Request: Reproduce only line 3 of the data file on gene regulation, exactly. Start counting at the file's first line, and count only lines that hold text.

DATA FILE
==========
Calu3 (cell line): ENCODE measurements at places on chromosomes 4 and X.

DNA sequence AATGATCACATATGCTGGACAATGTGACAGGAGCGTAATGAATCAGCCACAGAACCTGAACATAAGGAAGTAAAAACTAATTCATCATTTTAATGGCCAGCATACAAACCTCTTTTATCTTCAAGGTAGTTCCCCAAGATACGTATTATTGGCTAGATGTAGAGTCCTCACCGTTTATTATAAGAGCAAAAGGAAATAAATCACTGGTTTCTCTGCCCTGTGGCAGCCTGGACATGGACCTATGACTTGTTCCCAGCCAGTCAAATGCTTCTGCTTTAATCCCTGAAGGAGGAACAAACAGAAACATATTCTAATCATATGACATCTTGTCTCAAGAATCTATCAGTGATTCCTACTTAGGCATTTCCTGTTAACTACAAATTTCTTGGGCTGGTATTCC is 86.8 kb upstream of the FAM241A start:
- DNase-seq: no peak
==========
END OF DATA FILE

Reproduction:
- DNase-seq: no peak